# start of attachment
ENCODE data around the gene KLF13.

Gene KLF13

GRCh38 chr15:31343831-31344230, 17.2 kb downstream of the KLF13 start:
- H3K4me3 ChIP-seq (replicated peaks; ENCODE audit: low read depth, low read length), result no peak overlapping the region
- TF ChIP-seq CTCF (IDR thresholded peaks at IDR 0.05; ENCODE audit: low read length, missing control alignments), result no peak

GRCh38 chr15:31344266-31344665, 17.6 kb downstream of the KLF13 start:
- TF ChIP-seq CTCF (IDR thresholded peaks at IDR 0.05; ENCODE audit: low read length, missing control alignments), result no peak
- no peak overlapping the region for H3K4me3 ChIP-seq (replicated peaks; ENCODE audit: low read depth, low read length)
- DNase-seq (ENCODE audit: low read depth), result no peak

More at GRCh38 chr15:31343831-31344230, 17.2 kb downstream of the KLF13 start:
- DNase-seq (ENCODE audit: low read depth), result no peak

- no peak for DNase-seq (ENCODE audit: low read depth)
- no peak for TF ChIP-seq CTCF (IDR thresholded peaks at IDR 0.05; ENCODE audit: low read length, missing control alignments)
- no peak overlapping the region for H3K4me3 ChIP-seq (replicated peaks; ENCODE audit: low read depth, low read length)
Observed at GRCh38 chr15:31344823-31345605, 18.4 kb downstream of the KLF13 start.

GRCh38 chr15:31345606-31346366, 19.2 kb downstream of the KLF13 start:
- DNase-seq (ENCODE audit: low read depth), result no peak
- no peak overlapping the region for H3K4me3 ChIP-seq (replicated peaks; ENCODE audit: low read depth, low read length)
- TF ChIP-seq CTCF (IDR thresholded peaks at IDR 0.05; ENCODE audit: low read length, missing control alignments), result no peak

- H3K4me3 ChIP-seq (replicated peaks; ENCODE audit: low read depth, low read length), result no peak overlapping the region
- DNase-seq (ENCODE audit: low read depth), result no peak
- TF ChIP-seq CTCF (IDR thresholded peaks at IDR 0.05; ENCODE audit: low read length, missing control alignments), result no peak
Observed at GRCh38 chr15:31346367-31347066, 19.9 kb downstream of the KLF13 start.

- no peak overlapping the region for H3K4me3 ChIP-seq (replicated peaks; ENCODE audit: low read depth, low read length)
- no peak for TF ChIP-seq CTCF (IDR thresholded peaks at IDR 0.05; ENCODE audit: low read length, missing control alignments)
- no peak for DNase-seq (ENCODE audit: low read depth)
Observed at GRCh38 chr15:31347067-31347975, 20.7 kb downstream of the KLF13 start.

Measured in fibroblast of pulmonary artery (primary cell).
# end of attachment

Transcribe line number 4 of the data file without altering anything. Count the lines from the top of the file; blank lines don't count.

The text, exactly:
- H3K4me3 ChIP-seq (replicated peaks; ENCODE audit: low read depth, low read length), result no peak overlapping the region